Gregory Kunde’s Otello, grizzlier than usual, but struggling to exert his victorious supremacy in the opening scene, is simply overwhelmed by Warner’s grand setting during the storm. But this isn’t atypical of this production; the big choruses, the fights are projected to be epic. The elements of earth, air and water are all there it’s just that Kunde’s ‘Esultate!’ is rather shipwrecked by the excessiveness of the staging around him. However, when Warner allows his Otello to take centre stage, Kunde is magnificent in fleshing out a character who is on the brink of destruction for his obsessive love of Ermonela Jaho’s fragile Desdemona and the decaying jealousy which will inevitably conclude in their deaths.

Carlos Álvarez’s monstrously manipulative Iago is both literally, and metaphorically, tinted through the duality of two opposing veils. The black and white masks which Iago juggles with - notably in the ‘Credo’ - are in essence but shadows of Kudlička’s sets: those vast black-walled shape-shifting screens which suddenly give way in Act IV to the purity and blanched whiteness of Desdemona’s bedroom are striking, if perhaps inevitably obvious.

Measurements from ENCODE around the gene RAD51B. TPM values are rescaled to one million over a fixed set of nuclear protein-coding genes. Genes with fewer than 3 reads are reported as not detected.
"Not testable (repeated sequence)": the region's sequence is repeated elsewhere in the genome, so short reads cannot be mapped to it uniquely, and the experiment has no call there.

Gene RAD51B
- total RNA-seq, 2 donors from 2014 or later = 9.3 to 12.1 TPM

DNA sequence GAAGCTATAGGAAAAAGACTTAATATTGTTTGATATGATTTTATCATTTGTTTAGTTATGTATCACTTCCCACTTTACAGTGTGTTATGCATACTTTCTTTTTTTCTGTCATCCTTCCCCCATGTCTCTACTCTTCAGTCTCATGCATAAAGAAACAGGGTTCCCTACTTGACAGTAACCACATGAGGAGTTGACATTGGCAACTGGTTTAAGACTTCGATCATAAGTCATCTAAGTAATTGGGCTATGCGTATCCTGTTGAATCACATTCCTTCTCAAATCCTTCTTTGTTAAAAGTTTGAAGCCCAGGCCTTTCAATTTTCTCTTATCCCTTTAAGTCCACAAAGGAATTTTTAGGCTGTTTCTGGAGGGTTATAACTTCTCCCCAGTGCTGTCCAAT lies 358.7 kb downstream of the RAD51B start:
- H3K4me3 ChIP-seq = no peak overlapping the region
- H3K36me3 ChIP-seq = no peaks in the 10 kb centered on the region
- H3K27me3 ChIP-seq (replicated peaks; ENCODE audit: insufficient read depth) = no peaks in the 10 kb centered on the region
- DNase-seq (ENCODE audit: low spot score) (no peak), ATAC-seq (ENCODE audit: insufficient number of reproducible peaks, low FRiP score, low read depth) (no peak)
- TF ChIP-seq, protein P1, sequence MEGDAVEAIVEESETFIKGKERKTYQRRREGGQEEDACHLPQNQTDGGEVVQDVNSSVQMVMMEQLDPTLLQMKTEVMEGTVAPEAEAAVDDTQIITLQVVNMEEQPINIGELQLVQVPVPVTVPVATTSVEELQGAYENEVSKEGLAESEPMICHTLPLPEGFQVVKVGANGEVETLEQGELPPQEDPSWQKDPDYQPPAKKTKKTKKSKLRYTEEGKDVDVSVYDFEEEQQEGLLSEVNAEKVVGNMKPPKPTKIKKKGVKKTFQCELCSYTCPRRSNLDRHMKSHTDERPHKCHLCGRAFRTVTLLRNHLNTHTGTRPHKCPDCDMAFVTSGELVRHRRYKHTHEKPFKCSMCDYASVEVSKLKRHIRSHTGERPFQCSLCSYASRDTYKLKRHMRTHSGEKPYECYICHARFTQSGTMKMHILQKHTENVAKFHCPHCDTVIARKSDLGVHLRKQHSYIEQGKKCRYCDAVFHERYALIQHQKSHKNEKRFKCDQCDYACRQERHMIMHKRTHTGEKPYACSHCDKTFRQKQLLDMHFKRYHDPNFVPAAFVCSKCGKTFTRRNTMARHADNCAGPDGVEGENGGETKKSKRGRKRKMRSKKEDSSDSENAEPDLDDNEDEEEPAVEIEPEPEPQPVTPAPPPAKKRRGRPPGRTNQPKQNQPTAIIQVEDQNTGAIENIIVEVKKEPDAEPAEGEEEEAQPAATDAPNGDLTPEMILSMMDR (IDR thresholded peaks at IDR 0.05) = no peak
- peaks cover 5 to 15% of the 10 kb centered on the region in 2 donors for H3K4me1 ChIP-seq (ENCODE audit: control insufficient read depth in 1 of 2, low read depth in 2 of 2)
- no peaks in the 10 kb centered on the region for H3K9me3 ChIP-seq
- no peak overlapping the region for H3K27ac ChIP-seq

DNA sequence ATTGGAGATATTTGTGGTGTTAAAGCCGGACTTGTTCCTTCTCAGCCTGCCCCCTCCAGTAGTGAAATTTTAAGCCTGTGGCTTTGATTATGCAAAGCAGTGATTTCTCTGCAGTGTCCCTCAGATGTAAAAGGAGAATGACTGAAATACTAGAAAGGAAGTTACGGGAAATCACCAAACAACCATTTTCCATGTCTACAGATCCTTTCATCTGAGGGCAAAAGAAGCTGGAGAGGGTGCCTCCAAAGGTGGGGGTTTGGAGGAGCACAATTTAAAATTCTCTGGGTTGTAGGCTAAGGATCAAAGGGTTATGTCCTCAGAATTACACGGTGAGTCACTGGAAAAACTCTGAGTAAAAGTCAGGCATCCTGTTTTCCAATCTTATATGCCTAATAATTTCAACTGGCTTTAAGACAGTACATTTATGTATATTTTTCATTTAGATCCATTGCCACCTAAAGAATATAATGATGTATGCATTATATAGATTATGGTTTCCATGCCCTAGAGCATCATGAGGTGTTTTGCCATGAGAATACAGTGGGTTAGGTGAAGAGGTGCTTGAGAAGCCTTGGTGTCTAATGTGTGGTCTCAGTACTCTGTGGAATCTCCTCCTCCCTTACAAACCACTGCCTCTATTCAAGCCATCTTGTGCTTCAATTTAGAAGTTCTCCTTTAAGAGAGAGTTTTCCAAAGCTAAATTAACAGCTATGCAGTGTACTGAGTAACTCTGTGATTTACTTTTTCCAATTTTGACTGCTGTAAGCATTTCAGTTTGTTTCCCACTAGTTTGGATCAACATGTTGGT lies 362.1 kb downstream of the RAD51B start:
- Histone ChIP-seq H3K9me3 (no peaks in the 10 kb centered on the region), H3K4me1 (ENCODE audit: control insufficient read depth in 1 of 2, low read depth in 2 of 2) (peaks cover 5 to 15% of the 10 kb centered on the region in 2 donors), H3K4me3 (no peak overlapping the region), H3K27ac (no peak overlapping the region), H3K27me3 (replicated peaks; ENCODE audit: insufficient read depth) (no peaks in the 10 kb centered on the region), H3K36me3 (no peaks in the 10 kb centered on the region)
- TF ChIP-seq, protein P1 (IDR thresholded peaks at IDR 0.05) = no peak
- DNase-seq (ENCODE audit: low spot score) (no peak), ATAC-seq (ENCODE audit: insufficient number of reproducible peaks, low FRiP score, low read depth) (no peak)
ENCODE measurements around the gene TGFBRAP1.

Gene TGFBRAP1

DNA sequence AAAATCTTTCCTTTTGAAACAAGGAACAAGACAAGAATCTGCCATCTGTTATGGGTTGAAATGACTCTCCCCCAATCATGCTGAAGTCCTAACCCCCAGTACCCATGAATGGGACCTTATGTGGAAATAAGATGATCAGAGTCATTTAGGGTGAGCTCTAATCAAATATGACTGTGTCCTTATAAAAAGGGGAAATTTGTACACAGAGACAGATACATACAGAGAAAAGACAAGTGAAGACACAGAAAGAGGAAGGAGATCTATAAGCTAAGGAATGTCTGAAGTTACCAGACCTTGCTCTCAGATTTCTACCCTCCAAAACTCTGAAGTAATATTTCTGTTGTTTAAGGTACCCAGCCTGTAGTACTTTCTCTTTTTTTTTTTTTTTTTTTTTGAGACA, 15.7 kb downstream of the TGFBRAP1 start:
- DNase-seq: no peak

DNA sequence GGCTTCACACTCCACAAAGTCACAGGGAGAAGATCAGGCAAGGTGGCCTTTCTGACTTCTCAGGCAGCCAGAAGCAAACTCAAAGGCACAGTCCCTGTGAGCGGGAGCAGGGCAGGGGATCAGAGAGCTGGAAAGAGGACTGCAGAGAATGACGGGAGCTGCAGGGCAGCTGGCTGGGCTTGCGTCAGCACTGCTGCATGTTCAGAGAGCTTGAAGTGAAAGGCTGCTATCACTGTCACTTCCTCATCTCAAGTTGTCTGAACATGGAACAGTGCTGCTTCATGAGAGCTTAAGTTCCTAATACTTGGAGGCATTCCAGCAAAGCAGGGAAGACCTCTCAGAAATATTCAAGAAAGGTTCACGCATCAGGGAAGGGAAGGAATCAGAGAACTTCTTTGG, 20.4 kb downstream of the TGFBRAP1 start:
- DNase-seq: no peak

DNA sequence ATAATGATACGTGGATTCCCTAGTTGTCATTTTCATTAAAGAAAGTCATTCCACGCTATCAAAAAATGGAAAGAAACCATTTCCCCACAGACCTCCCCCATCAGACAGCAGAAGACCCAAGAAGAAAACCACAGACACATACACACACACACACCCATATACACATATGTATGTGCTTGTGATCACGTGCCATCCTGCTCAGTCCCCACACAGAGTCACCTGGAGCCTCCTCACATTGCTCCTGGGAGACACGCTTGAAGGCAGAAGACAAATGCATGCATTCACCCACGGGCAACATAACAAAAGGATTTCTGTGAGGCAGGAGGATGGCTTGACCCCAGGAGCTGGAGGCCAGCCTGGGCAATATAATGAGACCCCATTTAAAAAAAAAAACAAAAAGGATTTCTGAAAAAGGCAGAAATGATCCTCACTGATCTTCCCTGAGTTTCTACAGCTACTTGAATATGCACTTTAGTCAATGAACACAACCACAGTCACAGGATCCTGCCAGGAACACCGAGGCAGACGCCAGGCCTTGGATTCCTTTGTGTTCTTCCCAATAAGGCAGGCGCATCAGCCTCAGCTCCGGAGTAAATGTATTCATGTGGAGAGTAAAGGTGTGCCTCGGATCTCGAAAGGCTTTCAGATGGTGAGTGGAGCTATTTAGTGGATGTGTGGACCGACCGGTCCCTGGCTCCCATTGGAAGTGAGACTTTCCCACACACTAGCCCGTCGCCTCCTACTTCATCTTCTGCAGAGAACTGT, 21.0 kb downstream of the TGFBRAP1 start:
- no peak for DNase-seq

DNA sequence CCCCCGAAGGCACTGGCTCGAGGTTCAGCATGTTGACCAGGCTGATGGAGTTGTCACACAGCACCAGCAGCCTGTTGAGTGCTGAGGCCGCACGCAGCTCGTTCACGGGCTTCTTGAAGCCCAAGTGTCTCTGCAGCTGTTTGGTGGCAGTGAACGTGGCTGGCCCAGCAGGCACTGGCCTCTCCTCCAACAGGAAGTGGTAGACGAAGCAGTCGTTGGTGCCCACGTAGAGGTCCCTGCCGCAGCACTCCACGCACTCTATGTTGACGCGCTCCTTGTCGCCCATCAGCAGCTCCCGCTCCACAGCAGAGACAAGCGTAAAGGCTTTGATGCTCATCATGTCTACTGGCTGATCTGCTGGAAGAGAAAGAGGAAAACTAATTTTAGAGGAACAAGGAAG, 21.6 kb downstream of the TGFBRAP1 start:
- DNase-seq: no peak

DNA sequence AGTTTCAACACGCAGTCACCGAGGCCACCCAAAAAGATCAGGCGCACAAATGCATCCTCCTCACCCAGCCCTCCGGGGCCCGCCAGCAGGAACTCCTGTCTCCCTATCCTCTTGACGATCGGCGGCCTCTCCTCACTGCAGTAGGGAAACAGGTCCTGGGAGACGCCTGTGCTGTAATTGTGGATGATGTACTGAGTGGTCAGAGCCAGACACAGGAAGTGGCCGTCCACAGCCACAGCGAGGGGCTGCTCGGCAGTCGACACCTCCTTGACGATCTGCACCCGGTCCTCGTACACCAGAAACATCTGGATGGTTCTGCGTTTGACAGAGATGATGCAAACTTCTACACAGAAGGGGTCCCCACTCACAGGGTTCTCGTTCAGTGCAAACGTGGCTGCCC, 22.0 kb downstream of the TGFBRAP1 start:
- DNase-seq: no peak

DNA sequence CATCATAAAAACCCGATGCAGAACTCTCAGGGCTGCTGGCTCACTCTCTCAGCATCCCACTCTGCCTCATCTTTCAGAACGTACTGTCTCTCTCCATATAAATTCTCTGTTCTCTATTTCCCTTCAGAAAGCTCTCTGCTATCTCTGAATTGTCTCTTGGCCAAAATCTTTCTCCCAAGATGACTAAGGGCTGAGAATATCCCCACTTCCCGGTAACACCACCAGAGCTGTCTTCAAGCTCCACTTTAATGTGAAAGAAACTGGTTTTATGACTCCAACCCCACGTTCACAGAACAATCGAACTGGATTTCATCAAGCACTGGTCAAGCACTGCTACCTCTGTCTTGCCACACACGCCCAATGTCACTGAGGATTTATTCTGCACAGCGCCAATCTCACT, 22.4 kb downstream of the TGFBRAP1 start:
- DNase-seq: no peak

Otello production image Ashmore (1).jpgPhoto credit: Catherine Ashmore.

There is, I think, more to Warner’s Iago than meets the eye; or, perhaps it was entirely how Álvarez decided this Iago should be played. Boito doesn’t particularly stretch the motives for Iago’s deception of Otello; but Warner does, at least, make him more Mephistophelean than we usually get, at least implying there is something more deeply rooted in this character’s malevolence. Warner places his Iago in a smoke-churning, almost Hades-like furnace, during the ‘Credo’ so the suggestion is at least there that there is more than just envy motivating him. If the Bonfire Chorus had been a seething, almost Macbeth-like display of vivid colour the ‘Credo’ is plunged into semi-darkness with just the grey remains of the smoking fire pumping up from the stage. But this still isn’t an Iago who slivers like a snake, a Cobra ready to inject his final poison. Rather, what you see is what you get; the scales on his coat jacket reminding us that his mendacity isn’t even skin deep.

Of course, emotion in Otello is inversely framed. Álvarez proved more than capable of making Iago deliberately devoid of it; his was a particularly powerful portrait of an Elizabethan ‘Revenge’ character. Kunde, on the other hand, walked a neat tightrope between his jealousy and his obsession. Jaho’s Desdemona - perhaps as one might expect for a singer so adept at singing Puccini heroines - was touching and vulnerable. What was undeniable was the superb chemistry between the three singers which made the tragic end all the more devastating.